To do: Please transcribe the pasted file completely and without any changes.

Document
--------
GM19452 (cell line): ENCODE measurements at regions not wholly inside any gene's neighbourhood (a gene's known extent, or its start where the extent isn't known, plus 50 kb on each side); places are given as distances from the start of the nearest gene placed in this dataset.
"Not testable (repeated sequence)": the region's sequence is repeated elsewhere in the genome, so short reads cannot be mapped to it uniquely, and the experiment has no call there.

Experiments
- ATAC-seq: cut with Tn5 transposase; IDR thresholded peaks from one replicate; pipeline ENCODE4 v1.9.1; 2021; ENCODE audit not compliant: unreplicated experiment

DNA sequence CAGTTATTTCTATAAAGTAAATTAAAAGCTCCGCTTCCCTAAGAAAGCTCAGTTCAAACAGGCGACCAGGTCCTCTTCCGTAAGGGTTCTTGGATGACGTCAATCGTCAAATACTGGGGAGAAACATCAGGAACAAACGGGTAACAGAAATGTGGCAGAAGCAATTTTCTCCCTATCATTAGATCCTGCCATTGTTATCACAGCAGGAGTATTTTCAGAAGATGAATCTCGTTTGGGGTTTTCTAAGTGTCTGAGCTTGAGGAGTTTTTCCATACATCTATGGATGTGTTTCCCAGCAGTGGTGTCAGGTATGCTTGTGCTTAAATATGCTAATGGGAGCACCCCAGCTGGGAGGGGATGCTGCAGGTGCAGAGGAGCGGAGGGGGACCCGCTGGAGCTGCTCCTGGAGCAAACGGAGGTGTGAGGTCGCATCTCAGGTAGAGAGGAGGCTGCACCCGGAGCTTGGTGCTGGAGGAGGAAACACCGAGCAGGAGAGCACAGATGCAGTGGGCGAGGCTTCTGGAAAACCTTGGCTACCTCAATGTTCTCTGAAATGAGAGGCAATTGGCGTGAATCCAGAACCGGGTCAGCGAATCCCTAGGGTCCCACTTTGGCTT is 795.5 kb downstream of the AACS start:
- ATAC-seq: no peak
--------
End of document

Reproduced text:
GM19452 (cell line): ENCODE measurements at regions not wholly inside any gene's neighbourhood (a gene's known extent, or its start where the extent isn't known, plus 50 kb on each side); places are given as distances from the start of the nearest gene placed in this dataset.
"Not testable (repeated sequence)": the region's sequence is repeated elsewhere in the genome, so short reads cannot be mapped to it uniquely, and the experiment has no call there.

Experiments
- ATAC-seq: cut with Tn5 transposase; IDR thresholded peaks from one replicate; pipeline ENCODE4 v1.9.1; 2021; ENCODE audit not compliant: unreplicated experiment

DNA sequence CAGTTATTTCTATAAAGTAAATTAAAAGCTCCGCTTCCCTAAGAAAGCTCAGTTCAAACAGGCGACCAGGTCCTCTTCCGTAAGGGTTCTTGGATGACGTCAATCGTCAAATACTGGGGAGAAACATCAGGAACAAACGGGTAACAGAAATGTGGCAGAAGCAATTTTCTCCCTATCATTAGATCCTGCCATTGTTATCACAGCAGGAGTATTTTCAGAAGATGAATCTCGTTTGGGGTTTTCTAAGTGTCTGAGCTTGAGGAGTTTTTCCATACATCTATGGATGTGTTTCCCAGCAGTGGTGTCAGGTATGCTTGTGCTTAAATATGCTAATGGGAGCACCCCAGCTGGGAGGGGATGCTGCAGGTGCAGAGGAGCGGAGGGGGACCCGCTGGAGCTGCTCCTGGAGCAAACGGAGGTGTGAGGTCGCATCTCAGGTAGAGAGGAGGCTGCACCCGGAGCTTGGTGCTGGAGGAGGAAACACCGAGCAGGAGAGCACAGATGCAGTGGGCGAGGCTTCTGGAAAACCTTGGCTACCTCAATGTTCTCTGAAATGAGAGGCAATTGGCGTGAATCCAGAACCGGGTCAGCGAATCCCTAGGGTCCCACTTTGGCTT is 795.5 kb downstream of the AACS start:
- ATAC-seq: no peak